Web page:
Review: Netflix’s ‘Army of the Dead’ showcases shallow but intriguing characters

TRL%27s+Ryan+Wang+said+that+%22Army+of+the+Dead%22+manages+to+%22stay+engaging%2C%22+but+the+film+%22isn%27t+made+for+everyone.%22

Courtesy of YouTube

TRL’s Ryan Wang said that “Army of the Dead” manages to “stay engaging,” but the film “isn’t made for everyone.”

In an industry where creativity resigns king, it’s difficult to concoct a premise for film that isn’t just unique, but the mere thought of it intrigues audiences across preferences. Such is the case for director Zack Snyder’s latest marathon “Army of the Dead,” which combines the classic bank heist plotline with elements found in war films, all behind the backdrop of the fan-favorite zombie genre. While the idea itself is magnetizing enough, certain execution decisions within the film are questionable, and only come off as a positive to those who enjoy Snyder’s specific style of cinematography. It’s a movie that has absolute star power, but manages to lose a bit of steam with every unneeded scene, while being somewhat gripping to the very end. 

The film starts off with one of the best opening sequences of the past decade, with the uncanny music, the slow-mo action, and the camera work all harmonizing as devilishly melodic. Snyder absolutely nails the backstory for the movie with just visuals and music, explaining how the zombies infested Las Vegas, how barriers were constructed, and prefaced the sort of violence to be expected later in the story. It starts the film beautifully and is perhaps the high point of the entire movie, as no other scene seemed to reach the same aura as the first one. 

The cast list is also introduced in the opening, and while there are no notable stars in the list, a few familiar faces are present, and each character embodies a specific archetype that the actor/actress fits perfectly. Like many Snyder films, each character looks like they’ve been plucked straight out of a comic book, with overly exaggerated personalities and appearances that fit their role. There’s the nerdy bank cracker Ludwig () that is never really prepared for a zombie onslaught, the sarcastic and cynical pilot Marianne (Tig Notaro) who radiates bravado, the charismatic, chainsaw-wheeling Van Der Rohe (Omari Hardwick), as well as a collection of other characters that round out the heist crew.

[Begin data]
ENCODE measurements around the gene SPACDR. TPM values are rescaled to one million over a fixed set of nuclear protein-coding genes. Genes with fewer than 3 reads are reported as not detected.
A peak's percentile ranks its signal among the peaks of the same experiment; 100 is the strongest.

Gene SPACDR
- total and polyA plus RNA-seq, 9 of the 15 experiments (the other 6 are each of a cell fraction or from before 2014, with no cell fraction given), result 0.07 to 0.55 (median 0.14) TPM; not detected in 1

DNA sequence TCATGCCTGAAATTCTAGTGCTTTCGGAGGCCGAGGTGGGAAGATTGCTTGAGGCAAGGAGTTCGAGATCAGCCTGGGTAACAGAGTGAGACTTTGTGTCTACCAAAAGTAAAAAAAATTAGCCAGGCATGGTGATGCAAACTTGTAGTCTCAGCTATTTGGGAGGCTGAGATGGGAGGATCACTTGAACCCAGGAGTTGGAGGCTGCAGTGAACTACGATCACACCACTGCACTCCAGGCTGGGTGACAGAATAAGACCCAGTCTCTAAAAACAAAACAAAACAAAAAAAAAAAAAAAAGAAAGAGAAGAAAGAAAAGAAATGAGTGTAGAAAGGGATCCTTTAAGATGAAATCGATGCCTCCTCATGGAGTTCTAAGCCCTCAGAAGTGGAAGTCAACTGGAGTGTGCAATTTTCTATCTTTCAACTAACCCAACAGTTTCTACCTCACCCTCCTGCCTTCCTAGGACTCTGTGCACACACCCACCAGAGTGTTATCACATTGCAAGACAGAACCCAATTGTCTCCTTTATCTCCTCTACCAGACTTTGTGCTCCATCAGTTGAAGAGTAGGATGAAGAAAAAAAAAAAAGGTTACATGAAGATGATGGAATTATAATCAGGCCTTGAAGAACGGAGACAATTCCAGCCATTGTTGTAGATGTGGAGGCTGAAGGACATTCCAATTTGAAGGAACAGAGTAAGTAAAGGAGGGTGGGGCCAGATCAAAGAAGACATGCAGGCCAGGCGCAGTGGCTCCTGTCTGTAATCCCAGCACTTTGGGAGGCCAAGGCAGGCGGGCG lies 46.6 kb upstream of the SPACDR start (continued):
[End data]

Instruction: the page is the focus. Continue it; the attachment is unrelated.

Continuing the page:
While each character is overtly unique and simply fun to look at, their comic-book exaggerations force them to deviate from having emotional responses and even connections with other characters. Whenever subtle relationships are being formed in the movie, Snyder ends it abruptly in place for shock value, so each character’s future seems to be in constant jeopardy. This decision makes it difficult for audiences to become attached to characters for long, even though each one is magnetizing in their own way. This results in an incredibly thin supporting cast, with characters being extremely one-dimensional and shallow. Their pasts are briefly alluded to but place no effect on their character, and their future seems to be non-existent. Simply put, it’s difficult to place any true motivation behind any characters causing a disconnect between them and the story. 

The only character who was designed to transcend this pattern is the main character Ward, played by Dave Bautista. Best known for his role as Drax the Destroyer in the Marvel franchise, Bautista displays a surprising emotional range throughout this film, transcending his previous roles as just the action-oriented warrior. He shows emotional softness, the ability to be humorous and lighthearted, while also bringing the same intensity in moments where it’s needed. In a film that’s entirely comprised of actors and actresses who shine in supporting roles, Bautista steps up to the challenge and proves that he’s able to carry a film, which he does in every scene he’s in. 

The greatest challenge to audiences, however, is learning to adapt to Snyder’s style of cinematography without it becoming an annoyance. Snyder loves to use shallow-depth focus in his cinematography, meaning characters and zombies fade in and out of focus constantly depending on how close they are to the screen. Snyder also prefers longer run times in his movies to add to suspense, but there are a multitude of scenes that unnecessarily carry on, and some scenes contain information that isn’t relevant at all. The climax towards the end drags on for an additional 10 minutes even though the conclusion was made clear, as if just to savor the moment. All in all, this is a film that can be perfectly presented within 2 hours, but manages to spread an additional half-hour throughout the film that makes the already dwindling progression feel slower.

“Army of the Dead” is a film that manages to stay engaging with the obvious flaws sprinkled throughout the film. From the thin supporting characters, to the specific style of cinematography, to the excessively long runtime, this film isn’t made for everyone, and how well it’s received largely depends on whether Snyder’s style is tolerable or not. But, the right moments are carried by Bautista, and the action found within the film isn’t disappointing at all. It’s a classic zombie movie with multiple twists that that’s still pretty fun to unwind to, while keeping you on the edge of your seat. 

Rating: B-